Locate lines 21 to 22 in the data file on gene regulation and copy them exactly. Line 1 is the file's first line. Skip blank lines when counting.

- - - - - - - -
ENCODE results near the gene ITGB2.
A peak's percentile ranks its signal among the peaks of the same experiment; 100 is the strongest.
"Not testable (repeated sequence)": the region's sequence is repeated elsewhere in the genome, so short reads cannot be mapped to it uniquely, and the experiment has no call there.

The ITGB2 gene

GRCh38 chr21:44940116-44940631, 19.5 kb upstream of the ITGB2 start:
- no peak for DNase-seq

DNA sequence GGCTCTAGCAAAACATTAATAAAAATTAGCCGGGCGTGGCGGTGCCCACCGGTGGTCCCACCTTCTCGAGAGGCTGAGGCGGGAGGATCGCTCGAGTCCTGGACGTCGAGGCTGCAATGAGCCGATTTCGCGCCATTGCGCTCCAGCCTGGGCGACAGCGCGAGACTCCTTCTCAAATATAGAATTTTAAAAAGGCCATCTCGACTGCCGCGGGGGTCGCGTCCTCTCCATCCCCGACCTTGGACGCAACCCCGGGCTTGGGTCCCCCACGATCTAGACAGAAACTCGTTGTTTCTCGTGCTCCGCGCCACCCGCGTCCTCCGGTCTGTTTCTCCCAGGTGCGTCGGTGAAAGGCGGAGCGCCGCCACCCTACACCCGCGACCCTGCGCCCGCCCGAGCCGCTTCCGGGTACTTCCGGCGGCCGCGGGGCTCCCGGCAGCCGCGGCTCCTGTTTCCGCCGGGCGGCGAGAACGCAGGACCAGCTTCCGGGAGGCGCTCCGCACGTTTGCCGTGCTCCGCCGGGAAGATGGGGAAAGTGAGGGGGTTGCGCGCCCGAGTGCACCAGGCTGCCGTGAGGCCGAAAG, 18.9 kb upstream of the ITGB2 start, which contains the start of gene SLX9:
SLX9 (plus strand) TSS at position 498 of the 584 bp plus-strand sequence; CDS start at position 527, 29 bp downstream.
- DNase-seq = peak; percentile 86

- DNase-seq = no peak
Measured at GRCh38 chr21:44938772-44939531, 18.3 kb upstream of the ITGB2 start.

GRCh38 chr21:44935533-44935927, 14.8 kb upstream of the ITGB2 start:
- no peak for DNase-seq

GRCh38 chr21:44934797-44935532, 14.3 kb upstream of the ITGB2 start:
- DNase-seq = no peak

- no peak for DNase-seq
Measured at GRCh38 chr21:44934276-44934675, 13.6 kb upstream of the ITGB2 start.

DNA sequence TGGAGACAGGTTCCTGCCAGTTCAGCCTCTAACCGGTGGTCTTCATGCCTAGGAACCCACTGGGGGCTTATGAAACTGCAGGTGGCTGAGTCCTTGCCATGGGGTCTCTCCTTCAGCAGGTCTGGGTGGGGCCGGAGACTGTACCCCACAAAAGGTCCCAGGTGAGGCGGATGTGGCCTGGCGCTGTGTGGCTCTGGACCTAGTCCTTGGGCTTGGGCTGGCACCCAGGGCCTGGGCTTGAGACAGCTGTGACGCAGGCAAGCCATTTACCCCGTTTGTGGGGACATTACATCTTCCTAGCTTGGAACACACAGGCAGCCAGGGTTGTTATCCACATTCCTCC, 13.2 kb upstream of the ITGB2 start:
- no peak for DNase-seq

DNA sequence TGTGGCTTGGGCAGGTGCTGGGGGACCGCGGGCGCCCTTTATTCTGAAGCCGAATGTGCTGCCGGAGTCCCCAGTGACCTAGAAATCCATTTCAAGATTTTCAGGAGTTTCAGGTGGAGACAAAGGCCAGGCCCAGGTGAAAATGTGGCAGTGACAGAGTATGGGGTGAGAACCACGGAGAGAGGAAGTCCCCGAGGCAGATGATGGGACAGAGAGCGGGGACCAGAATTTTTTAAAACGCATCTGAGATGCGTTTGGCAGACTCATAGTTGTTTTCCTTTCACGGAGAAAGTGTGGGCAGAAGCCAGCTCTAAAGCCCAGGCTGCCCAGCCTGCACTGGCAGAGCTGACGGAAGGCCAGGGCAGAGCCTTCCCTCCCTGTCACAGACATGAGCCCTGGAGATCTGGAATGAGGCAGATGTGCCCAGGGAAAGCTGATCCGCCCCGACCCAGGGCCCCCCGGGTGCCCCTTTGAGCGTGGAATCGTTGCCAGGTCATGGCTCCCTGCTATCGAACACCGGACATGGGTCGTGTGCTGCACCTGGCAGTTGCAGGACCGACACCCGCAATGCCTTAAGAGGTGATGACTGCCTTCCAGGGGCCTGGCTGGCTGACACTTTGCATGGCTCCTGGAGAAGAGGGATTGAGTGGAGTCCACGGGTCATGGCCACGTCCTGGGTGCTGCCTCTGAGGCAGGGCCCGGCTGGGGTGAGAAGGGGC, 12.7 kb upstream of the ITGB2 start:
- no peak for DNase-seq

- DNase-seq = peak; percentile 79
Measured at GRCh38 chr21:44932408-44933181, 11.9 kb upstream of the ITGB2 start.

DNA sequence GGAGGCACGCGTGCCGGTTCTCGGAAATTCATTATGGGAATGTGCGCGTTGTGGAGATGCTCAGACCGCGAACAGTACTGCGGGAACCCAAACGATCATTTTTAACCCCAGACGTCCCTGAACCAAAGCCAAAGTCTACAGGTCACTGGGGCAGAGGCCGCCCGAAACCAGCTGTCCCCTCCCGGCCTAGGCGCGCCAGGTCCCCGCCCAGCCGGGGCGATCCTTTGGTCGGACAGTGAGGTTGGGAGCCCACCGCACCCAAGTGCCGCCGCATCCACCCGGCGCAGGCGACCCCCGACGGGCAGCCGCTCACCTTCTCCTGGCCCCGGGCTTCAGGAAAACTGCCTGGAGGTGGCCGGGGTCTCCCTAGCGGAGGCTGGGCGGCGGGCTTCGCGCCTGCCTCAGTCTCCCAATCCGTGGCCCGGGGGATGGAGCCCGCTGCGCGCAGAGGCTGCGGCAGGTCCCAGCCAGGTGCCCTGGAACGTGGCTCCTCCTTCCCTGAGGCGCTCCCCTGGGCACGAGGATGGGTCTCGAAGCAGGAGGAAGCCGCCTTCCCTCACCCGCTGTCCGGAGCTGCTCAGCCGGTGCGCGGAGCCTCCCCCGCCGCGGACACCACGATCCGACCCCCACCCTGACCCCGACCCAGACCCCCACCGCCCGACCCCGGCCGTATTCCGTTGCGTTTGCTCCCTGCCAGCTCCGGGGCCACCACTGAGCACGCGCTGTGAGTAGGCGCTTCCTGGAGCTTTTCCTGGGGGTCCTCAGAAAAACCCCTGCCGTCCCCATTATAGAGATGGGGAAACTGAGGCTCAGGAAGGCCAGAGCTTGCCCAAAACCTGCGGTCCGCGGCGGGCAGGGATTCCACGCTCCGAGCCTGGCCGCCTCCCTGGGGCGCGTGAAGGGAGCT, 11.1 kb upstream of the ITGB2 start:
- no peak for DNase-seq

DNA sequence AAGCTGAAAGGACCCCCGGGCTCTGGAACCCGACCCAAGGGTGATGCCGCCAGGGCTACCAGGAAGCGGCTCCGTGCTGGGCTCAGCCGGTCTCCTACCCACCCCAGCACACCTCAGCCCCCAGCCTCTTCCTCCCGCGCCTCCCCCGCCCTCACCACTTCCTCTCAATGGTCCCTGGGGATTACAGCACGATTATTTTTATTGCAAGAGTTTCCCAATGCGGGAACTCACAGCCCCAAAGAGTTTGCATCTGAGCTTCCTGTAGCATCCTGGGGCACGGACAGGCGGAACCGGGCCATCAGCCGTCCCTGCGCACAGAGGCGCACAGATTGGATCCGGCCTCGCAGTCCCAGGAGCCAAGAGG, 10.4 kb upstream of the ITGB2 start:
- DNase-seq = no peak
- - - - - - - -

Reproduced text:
- no peak for DNase-seq

- DNase-seq = peak; percentile 79